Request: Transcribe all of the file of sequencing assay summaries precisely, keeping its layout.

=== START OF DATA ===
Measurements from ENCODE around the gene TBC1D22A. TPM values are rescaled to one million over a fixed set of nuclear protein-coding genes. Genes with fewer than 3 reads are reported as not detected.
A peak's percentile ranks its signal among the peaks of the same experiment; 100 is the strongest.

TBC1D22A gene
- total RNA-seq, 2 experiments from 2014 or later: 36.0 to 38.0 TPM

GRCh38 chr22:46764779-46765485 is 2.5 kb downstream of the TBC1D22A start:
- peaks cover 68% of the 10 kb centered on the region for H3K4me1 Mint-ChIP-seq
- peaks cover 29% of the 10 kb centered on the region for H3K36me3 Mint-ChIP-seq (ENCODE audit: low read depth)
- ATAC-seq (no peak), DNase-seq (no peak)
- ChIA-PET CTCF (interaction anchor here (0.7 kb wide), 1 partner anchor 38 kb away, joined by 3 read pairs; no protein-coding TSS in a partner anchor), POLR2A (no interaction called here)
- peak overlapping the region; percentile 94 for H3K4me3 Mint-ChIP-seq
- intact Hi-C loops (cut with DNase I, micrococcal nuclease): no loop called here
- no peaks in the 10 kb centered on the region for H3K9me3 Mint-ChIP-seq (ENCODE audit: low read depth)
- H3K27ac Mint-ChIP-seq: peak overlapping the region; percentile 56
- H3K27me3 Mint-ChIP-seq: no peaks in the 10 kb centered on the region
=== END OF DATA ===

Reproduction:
Measurements from ENCODE around the gene TBC1D22A. TPM values are rescaled to one million over a fixed set of nuclear protein-coding genes. Genes with fewer than 3 reads are reported as not detected.
A peak's percentile ranks its signal among the peaks of the same experiment; 100 is the strongest.

TBC1D22A gene
- total RNA-seq, 2 experiments from 2014 or later: 36.0 to 38.0 TPM

GRCh38 chr22:46764779-46765485 is 2.5 kb downstream of the TBC1D22A start:
- peaks cover 68% of the 10 kb centered on the region for H3K4me1 Mint-ChIP-seq
- peaks cover 29% of the 10 kb centered on the region for H3K36me3 Mint-ChIP-seq (ENCODE audit: low read depth)
- ATAC-seq (no peak), DNase-seq (no peak)
- ChIA-PET CTCF (interaction anchor here (0.7 kb wide), 1 partner anchor 38 kb away, joined by 3 read pairs; no protein-coding TSS in a partner anchor), POLR2A (no interaction called here)
- peak overlapping the region; percentile 94 for H3K4me3 Mint-ChIP-seq
- intact Hi-C loops (cut with DNase I, micrococcal nuclease): no loop called here
- no peaks in the 10 kb centered on the region for H3K9me3 Mint-ChIP-seq (ENCODE audit: low read depth)
- H3K27ac Mint-ChIP-seq: peak overlapping the region; percentile 56
- H3K27me3 Mint-ChIP-seq: no peaks in the 10 kb centered on the region